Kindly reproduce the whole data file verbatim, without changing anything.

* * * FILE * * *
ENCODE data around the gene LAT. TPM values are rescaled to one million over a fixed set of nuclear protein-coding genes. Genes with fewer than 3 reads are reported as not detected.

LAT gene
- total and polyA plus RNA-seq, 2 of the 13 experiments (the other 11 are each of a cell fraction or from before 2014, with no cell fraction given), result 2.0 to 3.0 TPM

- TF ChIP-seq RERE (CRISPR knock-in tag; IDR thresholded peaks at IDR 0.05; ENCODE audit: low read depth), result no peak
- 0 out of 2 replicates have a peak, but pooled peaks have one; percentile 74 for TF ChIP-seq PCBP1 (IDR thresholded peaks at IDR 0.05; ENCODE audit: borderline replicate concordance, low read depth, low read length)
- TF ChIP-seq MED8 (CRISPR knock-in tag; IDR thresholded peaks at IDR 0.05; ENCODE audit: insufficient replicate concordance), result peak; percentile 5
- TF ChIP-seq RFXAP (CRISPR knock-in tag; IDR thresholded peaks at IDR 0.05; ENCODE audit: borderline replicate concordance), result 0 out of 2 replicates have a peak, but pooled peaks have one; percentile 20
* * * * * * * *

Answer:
ENCODE data around the gene LAT. TPM values are rescaled to one million over a fixed set of nuclear protein-coding genes. Genes with fewer than 3 reads are reported as not detected.

LAT gene
- total and polyA plus RNA-seq, 2 of the 13 experiments (the other 11 are each of a cell fraction or from before 2014, with no cell fraction given), result 2.0 to 3.0 TPM

- TF ChIP-seq RERE (CRISPR knock-in tag; IDR thresholded peaks at IDR 0.05; ENCODE audit: low read depth), result no peak
- 0 out of 2 replicates have a peak, but pooled peaks have one; percentile 74 for TF ChIP-seq PCBP1 (IDR thresholded peaks at IDR 0.05; ENCODE audit: borderline replicate concordance, low read depth, low read length)
- TF ChIP-seq MED8 (CRISPR knock-in tag; IDR thresholded peaks at IDR 0.05; ENCODE audit: insufficient replicate concordance), result peak; percentile 5
- TF ChIP-seq RFXAP (CRISPR knock-in tag; IDR thresholded peaks at IDR 0.05; ENCODE audit: borderline replicate concordance), result 0 out of 2 replicates have a peak, but pooled peaks have one; percentile 20